Our kids' appearance is (arguably) the first thing we remark on when they're born. What else is there to say? The kid doesn’t have much of a personality and hasn’t had enough time to cultivate a taste in music or literature and can't articulate how smart they are. If babies were aware of all the compliments they receive regarding their looks, their already-big heads would be, well, even bigger. It's probably a good thing they remain blissfully ignorant for the first couple of years of their lives, before it becomes necessary to teach kids about their appearance so they can be body positive. And trust me, it will definitely become a necessity.
My daughter was not quite two years old when she developed an intense focus on her appearance. I’ve been letting her dress herself since she was a toddler and, perhaps, that choice has cultivated her rather strong opinions regarding what she should wear (and what I should wear, like, why am I not strapping myself into stilettos every day?). I learned to give her free reign over her wardrobe choices (making sure to eliminate anything not climate-appropriate) and the result is a self-assured toddler who dresses herself, no problem.
Did I teach her how to perfectly match, or rather, clash patterns to create her own signature look? No. I can’t take credit for her style, nor can I take credit for her style critiques, of which there are many. She's cultivated her own look and her own feelings about said look, and I can only stand back and be proud, while simultaneously re-evaluating all of my fashion choices.
I may have taught my daughter to be steadfast and unapologetic about her appearance, but I think I've also taught her something that will serve her well in the future and especially as she matures and becomes aware of the judgment society loves to pass on our bodies (especially women's bodies).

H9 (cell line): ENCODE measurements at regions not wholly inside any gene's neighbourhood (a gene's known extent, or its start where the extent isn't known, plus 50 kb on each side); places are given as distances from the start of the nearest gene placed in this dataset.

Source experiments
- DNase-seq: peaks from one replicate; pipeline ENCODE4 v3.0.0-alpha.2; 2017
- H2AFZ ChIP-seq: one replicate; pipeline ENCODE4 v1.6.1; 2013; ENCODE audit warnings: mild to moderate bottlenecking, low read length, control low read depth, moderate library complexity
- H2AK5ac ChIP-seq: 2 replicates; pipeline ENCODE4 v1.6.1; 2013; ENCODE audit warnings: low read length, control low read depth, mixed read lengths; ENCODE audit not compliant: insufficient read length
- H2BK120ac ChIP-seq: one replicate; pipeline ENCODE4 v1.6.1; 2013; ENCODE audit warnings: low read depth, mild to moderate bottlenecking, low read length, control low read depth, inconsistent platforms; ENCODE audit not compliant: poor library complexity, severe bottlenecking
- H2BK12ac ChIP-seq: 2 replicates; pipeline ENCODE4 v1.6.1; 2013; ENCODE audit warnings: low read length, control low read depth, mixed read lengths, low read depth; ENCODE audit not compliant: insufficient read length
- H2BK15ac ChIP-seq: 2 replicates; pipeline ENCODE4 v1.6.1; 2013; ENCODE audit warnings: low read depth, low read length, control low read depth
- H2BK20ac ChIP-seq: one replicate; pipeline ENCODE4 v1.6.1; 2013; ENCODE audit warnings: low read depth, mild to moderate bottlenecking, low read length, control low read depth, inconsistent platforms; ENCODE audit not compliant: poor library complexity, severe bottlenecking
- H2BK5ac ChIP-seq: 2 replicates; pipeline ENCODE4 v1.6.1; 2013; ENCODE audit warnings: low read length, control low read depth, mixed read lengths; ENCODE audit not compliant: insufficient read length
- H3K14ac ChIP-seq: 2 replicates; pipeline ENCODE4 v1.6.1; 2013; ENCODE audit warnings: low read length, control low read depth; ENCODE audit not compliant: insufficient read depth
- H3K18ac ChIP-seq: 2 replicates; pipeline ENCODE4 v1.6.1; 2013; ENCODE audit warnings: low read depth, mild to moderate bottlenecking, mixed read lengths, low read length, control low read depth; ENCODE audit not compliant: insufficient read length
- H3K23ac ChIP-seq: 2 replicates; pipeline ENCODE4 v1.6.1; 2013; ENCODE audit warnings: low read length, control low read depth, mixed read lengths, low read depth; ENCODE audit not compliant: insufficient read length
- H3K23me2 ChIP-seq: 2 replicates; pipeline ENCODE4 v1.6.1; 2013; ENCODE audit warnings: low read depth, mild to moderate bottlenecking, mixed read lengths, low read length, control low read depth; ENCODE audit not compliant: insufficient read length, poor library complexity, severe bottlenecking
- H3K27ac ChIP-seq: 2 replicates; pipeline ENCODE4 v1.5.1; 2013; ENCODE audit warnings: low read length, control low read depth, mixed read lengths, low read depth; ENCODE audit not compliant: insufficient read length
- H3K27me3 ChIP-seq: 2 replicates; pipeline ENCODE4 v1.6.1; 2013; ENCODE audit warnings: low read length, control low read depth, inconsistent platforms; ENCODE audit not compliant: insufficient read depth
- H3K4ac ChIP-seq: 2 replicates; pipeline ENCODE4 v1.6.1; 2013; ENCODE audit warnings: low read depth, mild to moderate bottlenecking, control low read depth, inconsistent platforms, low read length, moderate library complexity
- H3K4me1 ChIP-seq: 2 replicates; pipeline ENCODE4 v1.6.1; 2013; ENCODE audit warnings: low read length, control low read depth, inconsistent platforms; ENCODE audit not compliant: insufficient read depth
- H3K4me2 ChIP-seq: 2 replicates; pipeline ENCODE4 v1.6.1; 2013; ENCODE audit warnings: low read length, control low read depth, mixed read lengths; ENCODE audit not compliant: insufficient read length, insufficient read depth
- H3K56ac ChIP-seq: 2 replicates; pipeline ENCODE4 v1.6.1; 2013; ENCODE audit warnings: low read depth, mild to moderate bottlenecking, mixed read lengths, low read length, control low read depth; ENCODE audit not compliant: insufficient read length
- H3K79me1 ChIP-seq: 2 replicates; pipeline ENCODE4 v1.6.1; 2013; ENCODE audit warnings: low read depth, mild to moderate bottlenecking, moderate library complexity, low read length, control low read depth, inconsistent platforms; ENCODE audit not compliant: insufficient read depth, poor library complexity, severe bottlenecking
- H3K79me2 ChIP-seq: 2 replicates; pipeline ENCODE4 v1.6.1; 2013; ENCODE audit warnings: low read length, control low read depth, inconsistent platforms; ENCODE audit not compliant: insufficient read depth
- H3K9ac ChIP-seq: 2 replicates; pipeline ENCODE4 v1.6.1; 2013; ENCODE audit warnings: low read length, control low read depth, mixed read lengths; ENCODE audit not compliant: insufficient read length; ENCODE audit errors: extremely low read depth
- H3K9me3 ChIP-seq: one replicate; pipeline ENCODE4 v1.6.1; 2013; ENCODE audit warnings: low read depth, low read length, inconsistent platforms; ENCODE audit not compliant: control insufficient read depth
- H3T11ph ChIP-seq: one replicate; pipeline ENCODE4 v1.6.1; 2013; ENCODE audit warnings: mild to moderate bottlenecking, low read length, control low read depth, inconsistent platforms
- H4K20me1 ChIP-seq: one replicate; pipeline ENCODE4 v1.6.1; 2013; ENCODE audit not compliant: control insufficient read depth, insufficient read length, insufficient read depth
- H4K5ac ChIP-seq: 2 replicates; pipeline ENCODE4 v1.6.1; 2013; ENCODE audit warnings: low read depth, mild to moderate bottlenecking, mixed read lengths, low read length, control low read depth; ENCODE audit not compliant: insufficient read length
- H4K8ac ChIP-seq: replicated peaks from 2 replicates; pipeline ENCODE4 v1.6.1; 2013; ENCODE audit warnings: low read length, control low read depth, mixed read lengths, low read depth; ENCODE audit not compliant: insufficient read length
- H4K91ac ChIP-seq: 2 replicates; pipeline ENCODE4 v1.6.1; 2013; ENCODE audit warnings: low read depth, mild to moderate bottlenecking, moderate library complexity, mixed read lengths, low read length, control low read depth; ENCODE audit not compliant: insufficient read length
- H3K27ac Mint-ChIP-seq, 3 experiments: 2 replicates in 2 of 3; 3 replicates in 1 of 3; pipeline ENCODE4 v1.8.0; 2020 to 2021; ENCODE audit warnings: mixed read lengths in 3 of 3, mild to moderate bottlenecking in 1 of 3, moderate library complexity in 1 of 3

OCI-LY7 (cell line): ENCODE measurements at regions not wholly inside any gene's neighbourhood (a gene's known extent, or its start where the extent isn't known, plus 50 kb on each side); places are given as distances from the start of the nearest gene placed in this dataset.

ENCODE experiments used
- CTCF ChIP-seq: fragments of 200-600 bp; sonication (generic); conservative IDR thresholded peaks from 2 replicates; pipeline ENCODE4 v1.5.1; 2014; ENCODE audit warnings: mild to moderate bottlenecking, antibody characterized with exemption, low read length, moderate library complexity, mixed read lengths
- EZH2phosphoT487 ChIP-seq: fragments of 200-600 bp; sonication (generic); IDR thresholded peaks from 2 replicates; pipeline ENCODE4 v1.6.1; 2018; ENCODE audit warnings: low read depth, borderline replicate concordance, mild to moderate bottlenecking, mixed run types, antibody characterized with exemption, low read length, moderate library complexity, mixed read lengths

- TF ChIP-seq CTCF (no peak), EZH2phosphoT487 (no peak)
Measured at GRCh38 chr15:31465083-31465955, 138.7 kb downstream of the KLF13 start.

In an effort to make our children body positive while they navigate their way through growth and development (and under the scrutiny of the world determined to overexpose us all through the lens of social media), every parent and caregiver needs (or should) take an important first step. A step that, to my surprise, has absolutely nothing to do with looks or outward appearances.
I went on my first diet when I was eight years old. It lasted less than a day, but the fact that I was even trying to change something about my body's appearance at such a young age is heartbreaking, and definitely something I don't want my own children to experience. Still, as a chubby third grader, I wanted to lose weight and my overall goal wasn't to feel great, but to look thin. I already knew that the preferred body type didn’t include a paunchy belly or thick thighs, physical qualities I had. I didn’t come to this conclusion because I played with dolls whose figures represented an unattainable figure, as those were mere toys, meant to be agents of imagination and fantasy. No, I learned about this body type by way of television and the rules of my house because, with both, thin was "in." Thin actors and actresses ruled the airwaves and my meal portions were policed; sweets were to be earned by eating our vegetables. As I grew into my body, I also grew into an unhealthy relationship with food.